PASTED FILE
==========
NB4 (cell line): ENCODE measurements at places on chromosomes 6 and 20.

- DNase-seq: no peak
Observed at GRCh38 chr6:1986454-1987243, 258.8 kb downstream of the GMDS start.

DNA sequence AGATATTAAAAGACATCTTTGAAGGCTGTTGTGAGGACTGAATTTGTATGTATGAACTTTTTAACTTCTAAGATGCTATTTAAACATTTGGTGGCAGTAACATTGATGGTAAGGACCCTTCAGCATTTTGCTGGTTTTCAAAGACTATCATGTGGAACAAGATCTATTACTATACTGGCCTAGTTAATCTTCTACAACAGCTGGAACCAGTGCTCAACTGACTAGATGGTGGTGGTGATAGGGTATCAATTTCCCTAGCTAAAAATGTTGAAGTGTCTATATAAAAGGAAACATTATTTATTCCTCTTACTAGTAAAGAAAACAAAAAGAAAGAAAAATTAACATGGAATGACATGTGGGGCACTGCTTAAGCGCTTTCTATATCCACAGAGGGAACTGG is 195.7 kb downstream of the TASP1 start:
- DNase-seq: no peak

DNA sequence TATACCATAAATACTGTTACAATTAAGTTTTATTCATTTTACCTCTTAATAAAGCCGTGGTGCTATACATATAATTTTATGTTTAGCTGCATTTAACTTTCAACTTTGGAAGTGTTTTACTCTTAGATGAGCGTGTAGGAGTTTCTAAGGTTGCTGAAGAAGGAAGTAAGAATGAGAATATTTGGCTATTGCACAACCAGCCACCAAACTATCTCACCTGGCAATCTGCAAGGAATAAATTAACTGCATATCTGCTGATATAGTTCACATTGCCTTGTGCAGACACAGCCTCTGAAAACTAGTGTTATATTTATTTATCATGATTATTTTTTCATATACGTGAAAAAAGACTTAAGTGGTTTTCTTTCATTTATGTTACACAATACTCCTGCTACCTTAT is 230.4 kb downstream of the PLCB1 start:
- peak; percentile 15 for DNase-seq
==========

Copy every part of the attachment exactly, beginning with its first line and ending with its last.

NB4 (cell line): ENCODE measurements at places on chromosomes 6 and 20.

- DNase-seq: no peak
Observed at GRCh38 chr6:1986454-1987243, 258.8 kb downstream of the GMDS start.

DNA sequence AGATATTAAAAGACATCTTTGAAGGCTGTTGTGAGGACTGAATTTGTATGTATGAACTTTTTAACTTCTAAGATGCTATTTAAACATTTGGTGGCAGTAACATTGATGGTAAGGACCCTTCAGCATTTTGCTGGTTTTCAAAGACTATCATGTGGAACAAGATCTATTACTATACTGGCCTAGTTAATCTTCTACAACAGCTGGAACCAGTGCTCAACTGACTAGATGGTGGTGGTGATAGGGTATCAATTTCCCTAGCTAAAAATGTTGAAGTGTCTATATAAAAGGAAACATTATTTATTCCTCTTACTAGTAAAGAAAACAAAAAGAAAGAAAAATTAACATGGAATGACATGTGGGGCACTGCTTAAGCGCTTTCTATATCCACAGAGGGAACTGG is 195.7 kb downstream of the TASP1 start:
- DNase-seq: no peak

DNA sequence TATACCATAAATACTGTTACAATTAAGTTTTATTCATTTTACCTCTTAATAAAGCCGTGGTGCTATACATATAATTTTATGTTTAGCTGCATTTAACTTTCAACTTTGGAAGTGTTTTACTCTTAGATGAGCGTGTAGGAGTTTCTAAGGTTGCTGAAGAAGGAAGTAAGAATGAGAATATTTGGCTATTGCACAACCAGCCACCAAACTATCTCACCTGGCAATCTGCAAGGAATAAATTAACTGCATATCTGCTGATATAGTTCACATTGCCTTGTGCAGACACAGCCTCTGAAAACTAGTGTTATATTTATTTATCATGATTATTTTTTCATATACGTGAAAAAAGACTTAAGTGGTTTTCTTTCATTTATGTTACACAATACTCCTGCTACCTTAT is 230.4 kb downstream of the PLCB1 start:
- peak; percentile 15 for DNase-seq